“Old Zhao” is an elderly bearded beggar who spends his evenings working the streets of Wudaokou (五道口), in Beijing’s university district. After several years of plying his trade, Old Zhao, with the clinking of coins in his porcelain begging bowl, has become one of the most recognizable figures in the neighborhood. His story is a familiar one for tens of millions of working class Chinese people, even if his current choice of work is not.
For someone who has endured a lifetime of hardship and limited opportunities, he appears remarkably content with his current existence. We spoke with Old Zhao recently and found out what draws him to the indigent lifestyle.
How old are you? Where did you grow up?
I’m seventy years old. I was born in the village of Minquan, in Henan province.
Could you tell us about your early life?
I was a single child and grew up on a farm in Minquan. My mother was a cook and I learned how to cook from an early age. I picked crops on my family’s farm and also served as the village cook for the Production Team (Production Team was the basic accounting and farm production unit in the People’s Commune system that lasted from 1958 to 1984).
I got married at age twenty-four and had a son a couple years later. Now I have two grandchildren. We all lived and worked on the family farm, until three years ago, when I left. The farm has wheat, corn, and other crops. We have a self-constructed three-room house. We also have a backyard, with chickens, dogs, and pigs.
What do you think of Mao Zedong (Chairman Mao)?
He was the leader of the Revolution and the current leader of China is following in his example. I have nothing else to say.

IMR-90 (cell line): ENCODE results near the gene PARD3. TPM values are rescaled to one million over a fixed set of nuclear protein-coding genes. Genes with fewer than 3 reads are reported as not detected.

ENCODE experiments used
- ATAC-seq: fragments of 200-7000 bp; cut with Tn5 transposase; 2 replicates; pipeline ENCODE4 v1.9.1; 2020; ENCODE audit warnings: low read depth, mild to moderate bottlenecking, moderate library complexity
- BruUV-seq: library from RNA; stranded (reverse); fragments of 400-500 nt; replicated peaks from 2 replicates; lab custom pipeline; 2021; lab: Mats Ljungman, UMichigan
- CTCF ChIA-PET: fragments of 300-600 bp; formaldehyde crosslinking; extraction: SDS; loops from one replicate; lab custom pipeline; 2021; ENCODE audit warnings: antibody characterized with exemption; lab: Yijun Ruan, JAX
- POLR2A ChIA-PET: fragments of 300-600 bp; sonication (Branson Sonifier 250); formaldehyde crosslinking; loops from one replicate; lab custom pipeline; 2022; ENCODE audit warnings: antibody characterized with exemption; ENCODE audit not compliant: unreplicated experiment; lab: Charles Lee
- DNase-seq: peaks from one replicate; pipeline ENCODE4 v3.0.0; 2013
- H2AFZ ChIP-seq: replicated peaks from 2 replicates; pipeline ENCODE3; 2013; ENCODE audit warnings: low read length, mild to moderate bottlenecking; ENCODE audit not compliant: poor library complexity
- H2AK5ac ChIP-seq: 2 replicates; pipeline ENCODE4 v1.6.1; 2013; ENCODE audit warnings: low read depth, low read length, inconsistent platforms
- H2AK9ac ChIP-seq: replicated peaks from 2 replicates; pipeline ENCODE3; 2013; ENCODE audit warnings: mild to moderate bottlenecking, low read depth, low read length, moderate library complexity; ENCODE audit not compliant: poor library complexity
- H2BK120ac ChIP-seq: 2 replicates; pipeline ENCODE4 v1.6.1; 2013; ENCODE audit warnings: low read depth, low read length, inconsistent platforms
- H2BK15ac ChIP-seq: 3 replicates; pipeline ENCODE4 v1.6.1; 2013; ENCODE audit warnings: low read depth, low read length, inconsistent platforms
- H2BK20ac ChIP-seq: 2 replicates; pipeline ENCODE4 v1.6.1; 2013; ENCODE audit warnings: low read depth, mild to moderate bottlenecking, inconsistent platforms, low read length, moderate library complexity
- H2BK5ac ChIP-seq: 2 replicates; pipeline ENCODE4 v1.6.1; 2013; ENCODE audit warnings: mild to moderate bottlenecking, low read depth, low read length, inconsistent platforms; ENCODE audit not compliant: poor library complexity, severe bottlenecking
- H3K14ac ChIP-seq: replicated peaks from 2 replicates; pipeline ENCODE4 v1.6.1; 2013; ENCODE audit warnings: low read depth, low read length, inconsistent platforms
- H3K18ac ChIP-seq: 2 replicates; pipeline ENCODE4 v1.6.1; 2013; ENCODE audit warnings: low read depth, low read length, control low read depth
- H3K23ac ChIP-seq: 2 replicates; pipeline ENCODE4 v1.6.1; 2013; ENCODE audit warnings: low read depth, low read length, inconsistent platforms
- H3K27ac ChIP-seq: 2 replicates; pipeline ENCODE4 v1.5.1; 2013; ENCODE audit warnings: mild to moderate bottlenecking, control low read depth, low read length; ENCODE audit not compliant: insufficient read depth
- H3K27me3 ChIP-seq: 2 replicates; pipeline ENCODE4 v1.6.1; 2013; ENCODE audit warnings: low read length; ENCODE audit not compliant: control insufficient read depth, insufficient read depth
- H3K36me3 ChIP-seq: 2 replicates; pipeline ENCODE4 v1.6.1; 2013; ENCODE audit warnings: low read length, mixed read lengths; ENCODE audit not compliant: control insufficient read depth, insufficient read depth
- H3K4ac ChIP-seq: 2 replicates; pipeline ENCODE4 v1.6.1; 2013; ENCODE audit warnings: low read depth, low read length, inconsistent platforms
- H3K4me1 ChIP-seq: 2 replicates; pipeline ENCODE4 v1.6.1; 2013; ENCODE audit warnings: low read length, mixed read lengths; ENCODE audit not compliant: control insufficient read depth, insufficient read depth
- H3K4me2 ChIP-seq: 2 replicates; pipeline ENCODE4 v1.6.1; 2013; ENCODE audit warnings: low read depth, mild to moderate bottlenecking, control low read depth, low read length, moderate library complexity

Was life on your farm and in your community affected by the Cultural Revolution?
Not at all.
Did you attend school?
I attended one year of elementary school, but then dropped out to work on the farm. I can’t read and write. The only Chinese characters I understand are those for my name.
When did you first come to Beijing? Why did you decide to become a beggar?
Several years ago, the male labor force in my village decided to move en masse to bigger towns and cities, in search of better jobs and pay. They moved all over the country. About 85% of the village’s labor force left. The men went to the cities as laborers while the women went to work in factories.
I decided to pursue the trend, though I was too old and frail to continue doing manual labor. I decided to go to Beijing and become a beggar. That was three years ago. I feel this is the only job I can do at this point in my life.
What about your family?
They stayed behind to tend to the farm.
Can you describe a typical day in your life? Where do you “live”?
I sleep on the ground under the bridge at the Wudaokou subway station. I wake up at 5 or 6 a.m. and then begin wandering throughout the northwest part of the city. I make it back to Wudaokou in the late evening. I usually go to sleep by midnight.
How much money do you usually make per day?
20-30 RMB ($3.00-$4.50) per day from begging. I also earn supplementary income from bottles I collect and turn in to recycling centers. On average, I make 1,000 RMB ($150) per month in total.
How much money did you make per month before you began begging in Beijing?
My family made about 2,000 to 3,000 RMB per year on the farm. Now I personally make 1,000 RMB a month as a beggar.
Who is most generous to you?
Foreign women tend to be most generous. One time, I even received 100 RMB from a foreign lady. Chinese people usually give less.
They usually give me 0.5 to 1 RMB, while foreigners usually give me 5 to 10 RMB. That’s why I chose this area to work in. There are plenty of foreigners walking around.
What do you do with your money?
I spend very little—no more than 5 to 10 RMB per day on meals. I usually eat porridge and mantou (steamed buns) and save the rest of my money. One time, I bought a pair of shoes here for 7 RMB ($1.05).